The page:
Data found in a Florida Department of Health report suggests symptoms of the disease started earlier than the state reported. And then the state’s database disappeared.
Although Florida announced its first two cases of coronavirus in March 1, an investigation conducted by the Miami Herald found an intriguing piece of data hidden in a report released by the Florida Department of Health (FDH): that the COVID-19 spread in the Sunshine State may have started as early as late December or January.
According to the Herald analysis, at least 26 people who contracted the novel coronavirus, started showing symptoms in late December 2019 or early January. One of the most surprising and concerning facts found in the data is that at least eight of those who were symptomatic had not traveled nor had known contact with a person infected by the virus.
A spokesperson for the Department of Health (DOH) told the paper it cannot be determined if these cases were COVID-19, as “most early cases were associated with international travel or exposure to international travelers.” But the DOH’s own data shows that 61% of the early cases were determined to be not travel related.
In fact, of the at least 170 COVID-19 patients who reported symptoms between Dec. 31, 2019, and February 29, 40% reported they had no known contact with someone ill with the virus, and the majority had not traveled, according to state health data.
A Silent Spread
It now appears that although South Florida later became the epicenter for the virus, with Miami-Dade, Broward and Palm Beach counties accounting for more than 50% of the total number of confirmed cases in the state, coronavirus began to spread through Central and North Florida in January. At this time, the report points out, “testing for the contagion didn’t exist in the U.S. and many healthcare practitioners might have mistaken it for the flu.”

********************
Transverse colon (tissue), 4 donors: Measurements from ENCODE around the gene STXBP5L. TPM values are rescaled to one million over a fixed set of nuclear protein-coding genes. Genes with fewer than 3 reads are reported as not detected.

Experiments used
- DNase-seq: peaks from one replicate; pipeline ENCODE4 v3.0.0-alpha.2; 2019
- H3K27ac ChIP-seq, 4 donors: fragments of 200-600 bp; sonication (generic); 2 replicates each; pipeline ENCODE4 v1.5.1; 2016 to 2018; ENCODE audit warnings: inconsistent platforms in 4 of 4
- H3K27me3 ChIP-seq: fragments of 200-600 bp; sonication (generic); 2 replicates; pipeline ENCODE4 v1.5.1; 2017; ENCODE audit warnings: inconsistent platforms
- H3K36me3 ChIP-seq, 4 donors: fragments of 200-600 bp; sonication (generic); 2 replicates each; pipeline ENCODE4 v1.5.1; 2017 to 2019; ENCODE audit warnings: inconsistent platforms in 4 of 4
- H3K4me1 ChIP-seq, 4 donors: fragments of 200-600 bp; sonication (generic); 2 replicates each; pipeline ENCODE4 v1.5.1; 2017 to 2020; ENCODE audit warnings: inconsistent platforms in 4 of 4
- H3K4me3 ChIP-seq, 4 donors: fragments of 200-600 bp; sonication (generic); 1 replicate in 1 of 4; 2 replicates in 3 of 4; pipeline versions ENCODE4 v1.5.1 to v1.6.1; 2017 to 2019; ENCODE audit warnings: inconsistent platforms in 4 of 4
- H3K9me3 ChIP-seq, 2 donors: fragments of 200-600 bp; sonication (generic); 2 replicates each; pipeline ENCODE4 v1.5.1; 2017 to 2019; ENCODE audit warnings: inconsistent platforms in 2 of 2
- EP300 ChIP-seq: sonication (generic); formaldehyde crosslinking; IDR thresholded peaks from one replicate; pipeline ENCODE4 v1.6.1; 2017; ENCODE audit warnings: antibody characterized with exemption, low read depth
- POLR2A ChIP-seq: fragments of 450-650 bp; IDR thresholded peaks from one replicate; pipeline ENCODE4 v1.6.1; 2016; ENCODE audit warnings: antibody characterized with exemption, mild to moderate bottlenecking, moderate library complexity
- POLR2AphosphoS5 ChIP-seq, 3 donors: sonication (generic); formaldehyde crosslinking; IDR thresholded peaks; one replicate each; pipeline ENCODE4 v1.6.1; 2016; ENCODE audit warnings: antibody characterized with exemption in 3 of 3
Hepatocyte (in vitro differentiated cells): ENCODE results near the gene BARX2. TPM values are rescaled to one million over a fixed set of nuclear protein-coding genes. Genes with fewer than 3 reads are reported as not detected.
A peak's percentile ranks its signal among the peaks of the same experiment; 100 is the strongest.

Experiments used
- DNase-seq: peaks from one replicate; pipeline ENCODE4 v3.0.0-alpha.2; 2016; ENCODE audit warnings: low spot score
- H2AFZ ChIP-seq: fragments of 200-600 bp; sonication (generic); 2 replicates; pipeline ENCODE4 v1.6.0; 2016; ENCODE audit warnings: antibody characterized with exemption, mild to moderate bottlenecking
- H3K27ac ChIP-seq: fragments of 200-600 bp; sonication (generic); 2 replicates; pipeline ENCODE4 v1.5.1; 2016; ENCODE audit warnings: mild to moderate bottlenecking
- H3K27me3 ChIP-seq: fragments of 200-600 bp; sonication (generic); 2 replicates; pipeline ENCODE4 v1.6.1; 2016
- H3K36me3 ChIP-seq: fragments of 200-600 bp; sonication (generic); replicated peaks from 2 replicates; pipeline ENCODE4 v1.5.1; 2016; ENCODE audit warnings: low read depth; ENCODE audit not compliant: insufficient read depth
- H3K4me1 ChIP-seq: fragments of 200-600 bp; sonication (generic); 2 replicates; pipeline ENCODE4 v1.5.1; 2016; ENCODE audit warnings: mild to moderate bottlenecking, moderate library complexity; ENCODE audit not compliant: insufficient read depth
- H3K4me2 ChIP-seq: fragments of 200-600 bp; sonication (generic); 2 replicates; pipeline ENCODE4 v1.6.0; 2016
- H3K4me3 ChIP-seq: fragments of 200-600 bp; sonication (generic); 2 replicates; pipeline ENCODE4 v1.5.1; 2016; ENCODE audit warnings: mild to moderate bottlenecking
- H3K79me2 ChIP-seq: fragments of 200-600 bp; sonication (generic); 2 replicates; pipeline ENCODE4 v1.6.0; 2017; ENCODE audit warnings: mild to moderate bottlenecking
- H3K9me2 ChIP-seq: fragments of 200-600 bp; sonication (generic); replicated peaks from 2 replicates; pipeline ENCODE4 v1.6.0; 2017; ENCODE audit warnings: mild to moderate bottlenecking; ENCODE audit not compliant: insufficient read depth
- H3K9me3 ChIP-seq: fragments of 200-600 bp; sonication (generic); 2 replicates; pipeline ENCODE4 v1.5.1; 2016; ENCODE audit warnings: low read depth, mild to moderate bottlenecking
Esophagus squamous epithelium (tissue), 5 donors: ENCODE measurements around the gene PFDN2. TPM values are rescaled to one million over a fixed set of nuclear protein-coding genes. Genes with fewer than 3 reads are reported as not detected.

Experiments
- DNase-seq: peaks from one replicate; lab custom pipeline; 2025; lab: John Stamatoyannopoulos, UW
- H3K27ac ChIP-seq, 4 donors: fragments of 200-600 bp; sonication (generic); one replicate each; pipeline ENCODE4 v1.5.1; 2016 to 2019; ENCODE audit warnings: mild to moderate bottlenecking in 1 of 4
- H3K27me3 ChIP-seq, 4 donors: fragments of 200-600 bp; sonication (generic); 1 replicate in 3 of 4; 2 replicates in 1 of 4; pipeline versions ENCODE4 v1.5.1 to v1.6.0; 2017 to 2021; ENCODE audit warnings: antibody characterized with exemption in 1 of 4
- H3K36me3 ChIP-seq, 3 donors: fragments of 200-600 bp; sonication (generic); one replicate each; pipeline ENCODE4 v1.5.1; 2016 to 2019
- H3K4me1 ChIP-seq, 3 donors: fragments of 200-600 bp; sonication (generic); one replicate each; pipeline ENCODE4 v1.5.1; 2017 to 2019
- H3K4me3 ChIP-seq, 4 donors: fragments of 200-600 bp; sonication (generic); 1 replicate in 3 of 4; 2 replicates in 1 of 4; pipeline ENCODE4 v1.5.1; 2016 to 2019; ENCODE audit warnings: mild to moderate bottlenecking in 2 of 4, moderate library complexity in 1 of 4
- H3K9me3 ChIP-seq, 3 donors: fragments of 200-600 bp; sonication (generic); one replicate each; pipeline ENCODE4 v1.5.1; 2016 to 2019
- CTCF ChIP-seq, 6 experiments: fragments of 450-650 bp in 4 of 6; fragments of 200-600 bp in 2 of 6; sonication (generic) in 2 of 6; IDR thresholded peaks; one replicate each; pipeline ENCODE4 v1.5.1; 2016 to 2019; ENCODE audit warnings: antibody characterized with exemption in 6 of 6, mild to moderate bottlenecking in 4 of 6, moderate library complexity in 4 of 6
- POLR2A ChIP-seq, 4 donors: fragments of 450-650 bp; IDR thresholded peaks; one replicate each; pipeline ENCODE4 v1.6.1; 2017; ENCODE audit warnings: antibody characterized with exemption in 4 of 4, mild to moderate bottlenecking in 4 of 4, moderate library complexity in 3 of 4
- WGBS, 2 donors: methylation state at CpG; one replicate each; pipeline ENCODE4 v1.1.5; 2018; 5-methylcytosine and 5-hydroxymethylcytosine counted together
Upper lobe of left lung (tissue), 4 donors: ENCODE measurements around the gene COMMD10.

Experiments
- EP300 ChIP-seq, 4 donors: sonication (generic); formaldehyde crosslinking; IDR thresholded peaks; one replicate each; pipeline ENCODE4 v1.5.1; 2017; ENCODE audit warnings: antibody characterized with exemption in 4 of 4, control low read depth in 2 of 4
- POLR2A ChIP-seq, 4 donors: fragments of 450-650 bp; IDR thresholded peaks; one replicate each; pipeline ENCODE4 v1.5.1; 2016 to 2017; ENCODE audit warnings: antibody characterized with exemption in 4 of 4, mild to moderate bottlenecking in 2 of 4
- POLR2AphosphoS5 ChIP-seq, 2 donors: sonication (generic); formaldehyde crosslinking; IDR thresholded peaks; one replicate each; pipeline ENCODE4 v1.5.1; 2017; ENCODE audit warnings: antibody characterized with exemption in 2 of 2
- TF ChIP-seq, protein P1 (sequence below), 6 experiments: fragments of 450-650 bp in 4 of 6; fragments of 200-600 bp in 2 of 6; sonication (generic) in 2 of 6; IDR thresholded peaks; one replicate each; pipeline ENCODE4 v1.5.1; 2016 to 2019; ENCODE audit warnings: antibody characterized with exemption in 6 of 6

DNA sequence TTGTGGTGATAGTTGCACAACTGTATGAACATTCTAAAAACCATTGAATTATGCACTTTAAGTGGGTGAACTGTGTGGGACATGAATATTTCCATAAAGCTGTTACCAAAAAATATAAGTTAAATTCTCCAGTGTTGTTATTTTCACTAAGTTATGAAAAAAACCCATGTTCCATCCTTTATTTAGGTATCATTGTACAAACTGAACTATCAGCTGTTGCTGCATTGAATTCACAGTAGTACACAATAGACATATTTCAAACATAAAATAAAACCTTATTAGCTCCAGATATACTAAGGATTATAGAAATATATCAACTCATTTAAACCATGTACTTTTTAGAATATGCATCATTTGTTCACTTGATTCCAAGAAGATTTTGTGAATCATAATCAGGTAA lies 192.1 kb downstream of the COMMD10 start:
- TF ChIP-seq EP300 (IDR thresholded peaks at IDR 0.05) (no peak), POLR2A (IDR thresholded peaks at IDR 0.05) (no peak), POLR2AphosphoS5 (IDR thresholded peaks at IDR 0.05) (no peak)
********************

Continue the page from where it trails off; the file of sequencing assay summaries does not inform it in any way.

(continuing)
Testing for COVID-19 in Florida did not become available until late February, suggesting that, undetected or misdiagnosed, the disease began to spread silently throughout the state, unknown to Floridians. The CDC confirmed the first two cases of the illness, in Manatee and Hillsborough counties, on March 2. Florida now has more than 38,000 confirmed cases of the virus.
On March 11, at least three months after the suspected presence of coronavirus in Florida, Gov. Ron DeSantis denied that community spread was taking place in the state. The Republican governor did not issue a statewide stay-at-home until April 1. By that date, nearly 8,000 confirmed cases and 101 deaths had been reported in the state.
A Mysterious Disappearance
Until Monday evening, although it did not identify the patient by name, the state’s publicly shared data included the date when the patient first started feeling symptoms or was confirmed positive. Monday night, the dataset abruptly disappeared from the state website. It returned later that evening, but without showing the date when the symptoms were reported.